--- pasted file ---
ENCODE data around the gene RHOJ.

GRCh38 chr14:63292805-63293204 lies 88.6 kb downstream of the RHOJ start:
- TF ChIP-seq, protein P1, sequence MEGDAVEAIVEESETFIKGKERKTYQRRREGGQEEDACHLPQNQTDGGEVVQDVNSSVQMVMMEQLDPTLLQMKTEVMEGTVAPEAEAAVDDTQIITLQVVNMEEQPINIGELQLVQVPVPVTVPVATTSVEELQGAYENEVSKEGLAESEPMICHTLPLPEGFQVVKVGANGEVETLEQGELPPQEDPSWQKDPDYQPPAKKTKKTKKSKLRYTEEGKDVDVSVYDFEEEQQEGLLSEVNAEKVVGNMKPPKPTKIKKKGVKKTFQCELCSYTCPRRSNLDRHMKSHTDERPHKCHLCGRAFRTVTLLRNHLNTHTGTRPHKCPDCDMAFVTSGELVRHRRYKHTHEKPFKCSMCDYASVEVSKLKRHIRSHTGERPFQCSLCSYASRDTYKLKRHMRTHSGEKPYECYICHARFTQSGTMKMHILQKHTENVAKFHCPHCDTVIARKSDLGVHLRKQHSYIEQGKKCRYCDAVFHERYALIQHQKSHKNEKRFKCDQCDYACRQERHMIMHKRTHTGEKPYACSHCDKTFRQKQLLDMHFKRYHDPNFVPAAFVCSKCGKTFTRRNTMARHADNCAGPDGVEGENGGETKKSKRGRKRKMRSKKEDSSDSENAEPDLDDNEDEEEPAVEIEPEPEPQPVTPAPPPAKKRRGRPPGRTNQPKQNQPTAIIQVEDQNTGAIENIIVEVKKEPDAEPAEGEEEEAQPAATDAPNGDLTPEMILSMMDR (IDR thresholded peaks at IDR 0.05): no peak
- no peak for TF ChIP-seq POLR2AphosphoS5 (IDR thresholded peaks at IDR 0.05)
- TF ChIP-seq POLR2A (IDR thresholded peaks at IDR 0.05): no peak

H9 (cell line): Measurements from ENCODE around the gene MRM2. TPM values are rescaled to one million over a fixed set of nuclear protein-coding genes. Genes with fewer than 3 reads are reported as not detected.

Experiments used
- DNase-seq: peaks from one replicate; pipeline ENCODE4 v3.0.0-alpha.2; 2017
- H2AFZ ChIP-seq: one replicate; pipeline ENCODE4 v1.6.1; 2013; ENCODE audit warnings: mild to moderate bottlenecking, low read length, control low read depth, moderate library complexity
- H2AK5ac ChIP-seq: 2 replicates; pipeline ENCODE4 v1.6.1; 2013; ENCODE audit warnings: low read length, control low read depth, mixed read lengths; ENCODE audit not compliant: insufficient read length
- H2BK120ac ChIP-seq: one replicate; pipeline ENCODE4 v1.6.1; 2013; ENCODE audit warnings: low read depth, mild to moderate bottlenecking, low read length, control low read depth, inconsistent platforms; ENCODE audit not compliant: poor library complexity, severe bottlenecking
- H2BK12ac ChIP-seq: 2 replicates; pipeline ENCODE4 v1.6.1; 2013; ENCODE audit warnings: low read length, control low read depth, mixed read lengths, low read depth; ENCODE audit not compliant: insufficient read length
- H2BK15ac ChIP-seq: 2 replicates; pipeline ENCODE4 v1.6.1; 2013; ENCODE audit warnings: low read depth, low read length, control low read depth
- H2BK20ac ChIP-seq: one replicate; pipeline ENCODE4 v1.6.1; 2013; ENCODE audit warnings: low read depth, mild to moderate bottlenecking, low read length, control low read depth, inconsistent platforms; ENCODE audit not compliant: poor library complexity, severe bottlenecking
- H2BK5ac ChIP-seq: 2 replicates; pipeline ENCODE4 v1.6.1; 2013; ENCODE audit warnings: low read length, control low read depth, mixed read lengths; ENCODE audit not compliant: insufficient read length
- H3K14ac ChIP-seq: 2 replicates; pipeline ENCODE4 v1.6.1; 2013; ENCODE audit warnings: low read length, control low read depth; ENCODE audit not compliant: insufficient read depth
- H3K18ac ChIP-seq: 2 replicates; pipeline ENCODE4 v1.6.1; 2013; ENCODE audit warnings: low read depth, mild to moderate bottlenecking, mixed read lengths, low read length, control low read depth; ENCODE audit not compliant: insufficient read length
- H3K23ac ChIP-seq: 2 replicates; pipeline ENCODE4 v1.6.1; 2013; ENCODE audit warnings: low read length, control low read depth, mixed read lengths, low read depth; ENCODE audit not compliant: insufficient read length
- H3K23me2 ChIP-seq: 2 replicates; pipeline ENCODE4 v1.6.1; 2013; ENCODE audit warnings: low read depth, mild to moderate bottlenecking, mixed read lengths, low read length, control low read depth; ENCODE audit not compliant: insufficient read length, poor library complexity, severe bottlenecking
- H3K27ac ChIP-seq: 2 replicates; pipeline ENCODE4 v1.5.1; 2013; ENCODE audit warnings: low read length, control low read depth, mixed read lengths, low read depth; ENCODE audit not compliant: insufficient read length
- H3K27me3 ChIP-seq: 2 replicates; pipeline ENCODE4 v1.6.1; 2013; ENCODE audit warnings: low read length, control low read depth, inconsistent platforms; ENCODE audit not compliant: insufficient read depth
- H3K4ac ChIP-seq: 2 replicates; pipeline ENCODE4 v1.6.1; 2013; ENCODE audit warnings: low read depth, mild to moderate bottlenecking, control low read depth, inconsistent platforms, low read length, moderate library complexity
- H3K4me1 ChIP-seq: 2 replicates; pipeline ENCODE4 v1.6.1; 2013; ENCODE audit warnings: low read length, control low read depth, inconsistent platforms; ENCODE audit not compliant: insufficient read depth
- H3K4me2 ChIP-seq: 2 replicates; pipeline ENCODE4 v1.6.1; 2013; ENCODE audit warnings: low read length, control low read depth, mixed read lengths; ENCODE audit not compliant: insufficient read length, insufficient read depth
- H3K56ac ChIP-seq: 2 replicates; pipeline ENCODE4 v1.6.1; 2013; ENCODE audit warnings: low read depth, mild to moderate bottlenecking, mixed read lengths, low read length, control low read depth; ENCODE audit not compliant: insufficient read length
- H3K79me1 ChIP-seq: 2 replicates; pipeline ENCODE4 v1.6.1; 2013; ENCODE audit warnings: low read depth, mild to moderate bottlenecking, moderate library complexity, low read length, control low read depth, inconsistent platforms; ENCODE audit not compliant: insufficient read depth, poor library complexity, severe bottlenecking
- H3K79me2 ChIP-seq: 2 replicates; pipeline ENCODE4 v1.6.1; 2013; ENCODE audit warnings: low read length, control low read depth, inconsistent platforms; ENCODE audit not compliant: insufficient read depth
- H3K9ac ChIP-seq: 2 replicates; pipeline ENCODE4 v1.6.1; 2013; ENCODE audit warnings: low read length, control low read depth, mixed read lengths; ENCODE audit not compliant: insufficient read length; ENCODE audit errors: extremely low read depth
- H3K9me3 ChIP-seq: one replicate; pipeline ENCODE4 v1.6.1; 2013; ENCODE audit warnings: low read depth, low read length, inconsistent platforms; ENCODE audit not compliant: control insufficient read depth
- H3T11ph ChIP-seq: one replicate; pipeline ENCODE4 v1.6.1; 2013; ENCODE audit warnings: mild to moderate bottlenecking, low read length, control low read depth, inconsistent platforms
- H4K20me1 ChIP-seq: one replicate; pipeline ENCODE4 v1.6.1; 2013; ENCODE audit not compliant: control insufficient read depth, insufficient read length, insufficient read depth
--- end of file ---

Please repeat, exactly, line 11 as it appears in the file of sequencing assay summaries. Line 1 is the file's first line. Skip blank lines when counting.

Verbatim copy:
- H2BK120ac ChIP-seq: one replicate; pipeline ENCODE4 v1.6.1; 2013; ENCODE audit warnings: low read depth, mild to moderate bottlenecking, low read length, control low read depth, inconsistent platforms; ENCODE audit not compliant: poor library complexity, severe bottlenecking